How To Weld Properly? Welding Secrets Revealed
This post is an introduction to welding.
Along with information on How to weld properly, using arc, MIG, and TIG, we will also cover a host of other important topics such as position welding, set up and prep, electrode selection, needed equipment and more.
As a welder with over ten years experience, I can vouch that the information contained within is straightforward and accurate.
I would say that I have more than ten years experience, but for my first couple of years, I only thought that I knew how to weld. Even if you know most everything about a certain type of set up and weld specs, there is still the actual act of Doing it…..This can only be mastered by hours of hands-on training…..however, armed with the right information out of the gate, you can speed up the learning process very quickly.
To try and keep the content fresh, and up to the minute with everything new in the world of welding, I have started a blog at “How To Weld Like a Pro”
Table Of Contents
Some Essential Things to Know Before You Learn How To Weld Properly
First….Welding is NOT Just For Men!
One crucial component in welding is a steady hand……women are more than capable of being top notch welders, as I have witnessed and also worked alongside a few very talented lady welders. So ladies, if you might be considering a career change, or just looking for a good paying job, this could be for you.
That aside, probably the most important information for a beginning welder is on safety. Welding, by nature, has many hazards and dangers.
- High temperatures that can cause burns
- Arc flash, which can cause blindness and UV burns
- Dangerous fumes from welding such metals as stainless steel and galvanized
- The severe electrical shock from improper grounding
I’m not trying to scare you……welding is as safe as a trip to the supermarket IF you follow some safety rules and use common sense.
In the next sections, we will go over Arc, MIG, and TIG welding………the differences between them, and what equipment is necessary for each.
Arc, or Stick welding as I call it, can be done with either an AC or DC welder.
Most commonly in my previous line of work, was with a DC Miller welder.
In the basic sense, you are attaching a ground clamp from the machine to your workpiece that you are welding. The other lead from the welder is the electrode holder, where you place your chosen welding rod. The actual act of welding occurs when you strike an arc between the electrode and the workpiece that you want to weld.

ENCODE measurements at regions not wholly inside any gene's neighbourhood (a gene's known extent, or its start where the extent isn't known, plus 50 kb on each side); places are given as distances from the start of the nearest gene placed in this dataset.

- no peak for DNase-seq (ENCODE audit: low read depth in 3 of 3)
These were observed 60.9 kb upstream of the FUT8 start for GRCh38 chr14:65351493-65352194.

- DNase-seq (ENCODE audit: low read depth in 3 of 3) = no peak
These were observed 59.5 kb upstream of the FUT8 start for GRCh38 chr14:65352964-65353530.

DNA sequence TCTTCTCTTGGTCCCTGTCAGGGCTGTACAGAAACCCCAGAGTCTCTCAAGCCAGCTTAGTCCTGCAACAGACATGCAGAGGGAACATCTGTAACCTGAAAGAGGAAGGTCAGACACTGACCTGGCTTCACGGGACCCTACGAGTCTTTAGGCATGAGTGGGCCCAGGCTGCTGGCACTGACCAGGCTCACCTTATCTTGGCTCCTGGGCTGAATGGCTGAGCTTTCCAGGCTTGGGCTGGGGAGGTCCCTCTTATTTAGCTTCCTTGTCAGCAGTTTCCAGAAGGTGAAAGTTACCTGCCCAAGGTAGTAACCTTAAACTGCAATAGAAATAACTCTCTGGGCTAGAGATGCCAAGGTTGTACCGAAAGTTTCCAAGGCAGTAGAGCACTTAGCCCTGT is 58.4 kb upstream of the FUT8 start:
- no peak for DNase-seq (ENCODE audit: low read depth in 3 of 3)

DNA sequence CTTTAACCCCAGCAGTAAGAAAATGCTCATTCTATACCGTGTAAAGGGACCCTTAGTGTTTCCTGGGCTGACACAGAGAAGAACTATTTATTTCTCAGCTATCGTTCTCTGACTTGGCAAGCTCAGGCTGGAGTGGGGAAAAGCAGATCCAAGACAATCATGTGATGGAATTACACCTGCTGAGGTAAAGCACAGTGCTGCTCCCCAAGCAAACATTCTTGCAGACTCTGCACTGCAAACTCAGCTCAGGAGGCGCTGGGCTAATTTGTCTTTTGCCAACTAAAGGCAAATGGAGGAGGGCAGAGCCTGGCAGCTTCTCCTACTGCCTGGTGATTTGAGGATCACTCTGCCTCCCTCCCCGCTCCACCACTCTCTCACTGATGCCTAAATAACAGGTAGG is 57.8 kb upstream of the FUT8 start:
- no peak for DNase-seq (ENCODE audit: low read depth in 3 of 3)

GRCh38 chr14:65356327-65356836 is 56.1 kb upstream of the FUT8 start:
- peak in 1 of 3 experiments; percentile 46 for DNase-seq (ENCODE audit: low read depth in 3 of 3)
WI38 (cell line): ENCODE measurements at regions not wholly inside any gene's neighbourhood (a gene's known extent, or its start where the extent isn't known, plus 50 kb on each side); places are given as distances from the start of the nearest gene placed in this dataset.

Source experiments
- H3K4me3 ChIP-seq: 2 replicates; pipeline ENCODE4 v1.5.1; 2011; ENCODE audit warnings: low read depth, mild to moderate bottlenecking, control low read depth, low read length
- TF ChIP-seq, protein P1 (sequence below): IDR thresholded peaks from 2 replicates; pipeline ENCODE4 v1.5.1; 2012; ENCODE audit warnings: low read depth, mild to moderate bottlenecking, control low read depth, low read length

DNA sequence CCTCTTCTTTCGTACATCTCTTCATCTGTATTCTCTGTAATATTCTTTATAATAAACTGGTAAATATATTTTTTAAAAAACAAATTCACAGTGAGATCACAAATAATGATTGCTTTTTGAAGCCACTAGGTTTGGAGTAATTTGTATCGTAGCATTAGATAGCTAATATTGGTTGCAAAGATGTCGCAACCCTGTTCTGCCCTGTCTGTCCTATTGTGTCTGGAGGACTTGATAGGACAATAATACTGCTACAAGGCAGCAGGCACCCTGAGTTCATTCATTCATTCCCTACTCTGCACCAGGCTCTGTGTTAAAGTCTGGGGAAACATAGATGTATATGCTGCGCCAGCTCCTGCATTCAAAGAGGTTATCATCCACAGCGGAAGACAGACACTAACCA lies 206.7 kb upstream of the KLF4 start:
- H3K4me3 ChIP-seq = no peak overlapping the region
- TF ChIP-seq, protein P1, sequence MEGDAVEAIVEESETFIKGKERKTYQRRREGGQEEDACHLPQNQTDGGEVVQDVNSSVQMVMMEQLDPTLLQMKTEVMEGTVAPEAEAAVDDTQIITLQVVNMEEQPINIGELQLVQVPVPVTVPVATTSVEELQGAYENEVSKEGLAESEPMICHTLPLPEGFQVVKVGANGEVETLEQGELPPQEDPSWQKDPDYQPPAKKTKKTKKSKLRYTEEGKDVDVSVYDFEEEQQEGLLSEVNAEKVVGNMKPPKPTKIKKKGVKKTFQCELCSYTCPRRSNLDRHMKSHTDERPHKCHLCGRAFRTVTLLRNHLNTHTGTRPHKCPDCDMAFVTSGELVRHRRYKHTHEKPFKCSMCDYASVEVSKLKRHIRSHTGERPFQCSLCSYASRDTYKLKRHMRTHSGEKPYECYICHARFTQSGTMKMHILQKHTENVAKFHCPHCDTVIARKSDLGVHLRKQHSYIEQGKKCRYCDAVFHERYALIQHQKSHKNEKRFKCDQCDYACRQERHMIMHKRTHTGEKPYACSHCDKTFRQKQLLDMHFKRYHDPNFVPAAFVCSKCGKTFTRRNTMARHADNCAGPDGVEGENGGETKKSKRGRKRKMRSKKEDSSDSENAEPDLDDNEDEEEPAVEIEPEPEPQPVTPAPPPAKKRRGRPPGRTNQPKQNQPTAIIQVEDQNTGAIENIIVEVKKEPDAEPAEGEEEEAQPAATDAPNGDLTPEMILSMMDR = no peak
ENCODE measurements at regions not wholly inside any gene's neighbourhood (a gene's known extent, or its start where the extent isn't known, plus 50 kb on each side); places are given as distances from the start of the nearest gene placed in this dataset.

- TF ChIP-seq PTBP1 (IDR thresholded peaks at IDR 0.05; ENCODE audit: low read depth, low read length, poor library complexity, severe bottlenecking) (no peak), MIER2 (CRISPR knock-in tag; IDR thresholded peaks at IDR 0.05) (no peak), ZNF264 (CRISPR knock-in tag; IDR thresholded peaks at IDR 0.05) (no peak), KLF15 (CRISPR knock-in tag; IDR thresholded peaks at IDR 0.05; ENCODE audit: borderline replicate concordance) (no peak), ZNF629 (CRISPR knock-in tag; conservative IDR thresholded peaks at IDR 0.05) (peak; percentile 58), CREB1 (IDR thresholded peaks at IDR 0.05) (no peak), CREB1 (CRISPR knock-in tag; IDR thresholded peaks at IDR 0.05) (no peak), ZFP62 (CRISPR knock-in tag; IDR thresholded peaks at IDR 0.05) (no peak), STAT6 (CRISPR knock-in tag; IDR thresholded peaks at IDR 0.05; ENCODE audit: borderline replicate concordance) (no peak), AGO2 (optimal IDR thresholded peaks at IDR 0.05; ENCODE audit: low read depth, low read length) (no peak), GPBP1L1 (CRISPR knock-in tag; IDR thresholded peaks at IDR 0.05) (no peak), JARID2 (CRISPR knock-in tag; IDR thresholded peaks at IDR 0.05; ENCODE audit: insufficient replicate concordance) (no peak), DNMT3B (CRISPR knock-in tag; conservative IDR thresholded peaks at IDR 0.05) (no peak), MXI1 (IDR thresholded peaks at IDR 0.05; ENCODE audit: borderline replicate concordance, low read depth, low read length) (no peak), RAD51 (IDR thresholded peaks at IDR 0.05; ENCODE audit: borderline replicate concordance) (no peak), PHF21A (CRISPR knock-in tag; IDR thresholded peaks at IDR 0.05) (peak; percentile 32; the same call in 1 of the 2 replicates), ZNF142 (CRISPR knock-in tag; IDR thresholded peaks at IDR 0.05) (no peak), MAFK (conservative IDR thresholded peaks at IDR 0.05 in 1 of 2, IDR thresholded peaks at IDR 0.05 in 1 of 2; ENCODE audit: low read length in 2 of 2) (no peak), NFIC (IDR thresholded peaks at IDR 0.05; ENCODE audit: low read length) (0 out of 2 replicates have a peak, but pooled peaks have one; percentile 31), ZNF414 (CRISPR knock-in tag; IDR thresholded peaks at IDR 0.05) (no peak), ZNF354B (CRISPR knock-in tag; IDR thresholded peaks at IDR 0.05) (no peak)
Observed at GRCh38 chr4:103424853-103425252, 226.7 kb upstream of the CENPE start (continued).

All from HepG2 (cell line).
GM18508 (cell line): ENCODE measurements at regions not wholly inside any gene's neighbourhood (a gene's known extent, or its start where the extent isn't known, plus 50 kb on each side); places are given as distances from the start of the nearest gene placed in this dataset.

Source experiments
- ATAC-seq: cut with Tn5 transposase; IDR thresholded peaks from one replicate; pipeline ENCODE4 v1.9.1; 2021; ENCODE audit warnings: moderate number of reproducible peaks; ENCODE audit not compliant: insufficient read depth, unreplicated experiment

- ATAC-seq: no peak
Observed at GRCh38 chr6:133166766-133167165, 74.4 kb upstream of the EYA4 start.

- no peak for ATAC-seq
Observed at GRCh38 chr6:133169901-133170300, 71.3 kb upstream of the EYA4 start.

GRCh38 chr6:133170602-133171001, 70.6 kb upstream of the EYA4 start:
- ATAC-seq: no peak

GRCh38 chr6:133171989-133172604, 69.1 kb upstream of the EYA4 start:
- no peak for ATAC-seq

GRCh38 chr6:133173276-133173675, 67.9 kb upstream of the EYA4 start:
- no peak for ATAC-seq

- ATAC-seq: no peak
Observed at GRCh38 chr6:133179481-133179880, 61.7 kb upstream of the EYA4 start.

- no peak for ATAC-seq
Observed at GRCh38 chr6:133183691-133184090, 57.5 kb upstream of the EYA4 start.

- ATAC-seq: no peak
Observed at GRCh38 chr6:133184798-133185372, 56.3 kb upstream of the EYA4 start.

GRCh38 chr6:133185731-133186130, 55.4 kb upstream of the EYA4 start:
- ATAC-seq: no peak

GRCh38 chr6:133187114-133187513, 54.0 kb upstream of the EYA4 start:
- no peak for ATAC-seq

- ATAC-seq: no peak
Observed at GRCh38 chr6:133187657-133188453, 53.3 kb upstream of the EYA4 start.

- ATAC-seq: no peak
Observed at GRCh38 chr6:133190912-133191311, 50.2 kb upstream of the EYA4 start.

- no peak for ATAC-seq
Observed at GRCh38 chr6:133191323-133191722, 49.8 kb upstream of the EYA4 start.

As you travel along the edges of the pieces that you are trying to join, the welding rod melts into a puddle, along with the base metal, blending them together as one.
This is an oversimplified explanation of arc welding.
There are many factors involved in the actual process….such as.
preparation of the pieces that are to be welded, selection of the proper electrode for the job to be done, correct settings on the welder, proper rod angle and travel speed for the type of weld joint used. Such as a butt joint, a fillet joint, or a host of other variations. You also need to consider whether you are doing a vertical, flat, horizontal or overhead weld.
There is a lot to this, and simply reading about correct procedures is only part of the process. You need to have access to welding equipment to really learn through hands-on experience. Some common equipment is listed in the next section below.
What Are MIG and TIG?
Let’s start with MIG welding first..
MIG welding is similar to arc welding in the sense that you are welding by striking an electrical arc and using the heat generated by this arc to heat and melt the metals together that you are trying to join………Except….instead of a welding rod, or “electrode”, you are using wire fed from a spool with a shielding gas (usually Argon)
to protect the weld from contaminants, rather than the “slag” formed from the melted flux of an electrode.
MIG and TIG welding is what I call a “cleaner” form of welding.
I say this in reference to the use of a shielding gas being used instead of a flux which turns to slag, that has to be completely removed prior to a second pass.
A weld bead from the MIG or TIG process should be cleaned with a wire brush between passes, however, the weld is quite clean due to the fact that the shielding gas leaves virtually no residue on the finished weld.
Let’s Move On to TIG Welding
TIG welding is similar to both arc and MIG in different ways. It is similar to arc welding, as you are striking an electrical arc to create heat and fuse the metal together….the difference being, you are using a nonconsumable tungsten electrode instead of a consumable welding rod. The added metal comes from a filler rod which you feed into the weld puddle with your other hand.
It is similar to MIG welding due to the use of a shielding gas instead of a flux coated rod.
TIG welding has many uses and is readily used where a high degree of precision is required. The TIG weld can be controlled with such accuracy that you can actually weld soda can tabs together.